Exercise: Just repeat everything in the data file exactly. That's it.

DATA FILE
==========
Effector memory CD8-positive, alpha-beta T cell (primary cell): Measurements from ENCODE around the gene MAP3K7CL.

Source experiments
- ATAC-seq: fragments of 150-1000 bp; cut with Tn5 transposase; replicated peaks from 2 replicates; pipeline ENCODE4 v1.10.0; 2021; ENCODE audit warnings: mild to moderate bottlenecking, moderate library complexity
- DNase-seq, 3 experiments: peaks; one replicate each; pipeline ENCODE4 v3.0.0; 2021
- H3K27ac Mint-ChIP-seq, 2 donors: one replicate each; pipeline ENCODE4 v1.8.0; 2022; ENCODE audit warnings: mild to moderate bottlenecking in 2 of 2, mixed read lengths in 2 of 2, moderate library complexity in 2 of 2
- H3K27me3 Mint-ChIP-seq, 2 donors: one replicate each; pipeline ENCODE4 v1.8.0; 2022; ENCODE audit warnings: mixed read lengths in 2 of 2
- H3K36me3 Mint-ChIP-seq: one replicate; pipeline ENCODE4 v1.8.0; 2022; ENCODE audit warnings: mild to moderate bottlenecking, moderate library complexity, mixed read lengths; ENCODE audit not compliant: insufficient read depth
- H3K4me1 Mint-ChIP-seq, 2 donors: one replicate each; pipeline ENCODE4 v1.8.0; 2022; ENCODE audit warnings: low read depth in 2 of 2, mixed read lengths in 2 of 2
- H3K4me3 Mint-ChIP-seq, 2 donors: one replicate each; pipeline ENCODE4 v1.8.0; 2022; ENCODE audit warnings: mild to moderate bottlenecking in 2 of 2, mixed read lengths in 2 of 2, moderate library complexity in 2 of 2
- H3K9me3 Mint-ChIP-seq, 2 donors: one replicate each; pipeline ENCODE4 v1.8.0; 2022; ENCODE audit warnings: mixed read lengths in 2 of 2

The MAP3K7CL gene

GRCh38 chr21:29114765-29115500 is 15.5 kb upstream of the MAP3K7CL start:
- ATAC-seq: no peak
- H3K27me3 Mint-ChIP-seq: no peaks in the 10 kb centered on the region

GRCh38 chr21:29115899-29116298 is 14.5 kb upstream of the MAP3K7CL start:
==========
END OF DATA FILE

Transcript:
Effector memory CD8-positive, alpha-beta T cell (primary cell): Measurements from ENCODE around the gene MAP3K7CL.

Source experiments
- ATAC-seq: fragments of 150-1000 bp; cut with Tn5 transposase; replicated peaks from 2 replicates; pipeline ENCODE4 v1.10.0; 2021; ENCODE audit warnings: mild to moderate bottlenecking, moderate library complexity
- DNase-seq, 3 experiments: peaks; one replicate each; pipeline ENCODE4 v3.0.0; 2021
- H3K27ac Mint-ChIP-seq, 2 donors: one replicate each; pipeline ENCODE4 v1.8.0; 2022; ENCODE audit warnings: mild to moderate bottlenecking in 2 of 2, mixed read lengths in 2 of 2, moderate library complexity in 2 of 2
- H3K27me3 Mint-ChIP-seq, 2 donors: one replicate each; pipeline ENCODE4 v1.8.0; 2022; ENCODE audit warnings: mixed read lengths in 2 of 2
- H3K36me3 Mint-ChIP-seq: one replicate; pipeline ENCODE4 v1.8.0; 2022; ENCODE audit warnings: mild to moderate bottlenecking, moderate library complexity, mixed read lengths; ENCODE audit not compliant: insufficient read depth
- H3K4me1 Mint-ChIP-seq, 2 donors: one replicate each; pipeline ENCODE4 v1.8.0; 2022; ENCODE audit warnings: low read depth in 2 of 2, mixed read lengths in 2 of 2
- H3K4me3 Mint-ChIP-seq, 2 donors: one replicate each; pipeline ENCODE4 v1.8.0; 2022; ENCODE audit warnings: mild to moderate bottlenecking in 2 of 2, mixed read lengths in 2 of 2, moderate library complexity in 2 of 2
- H3K9me3 Mint-ChIP-seq, 2 donors: one replicate each; pipeline ENCODE4 v1.8.0; 2022; ENCODE audit warnings: mixed read lengths in 2 of 2

The MAP3K7CL gene

GRCh38 chr21:29114765-29115500 is 15.5 kb upstream of the MAP3K7CL start:
- ATAC-seq: no peak
- H3K27me3 Mint-ChIP-seq: no peaks in the 10 kb centered on the region

GRCh38 chr21:29115899-29116298 is 14.5 kb upstream of the MAP3K7CL start: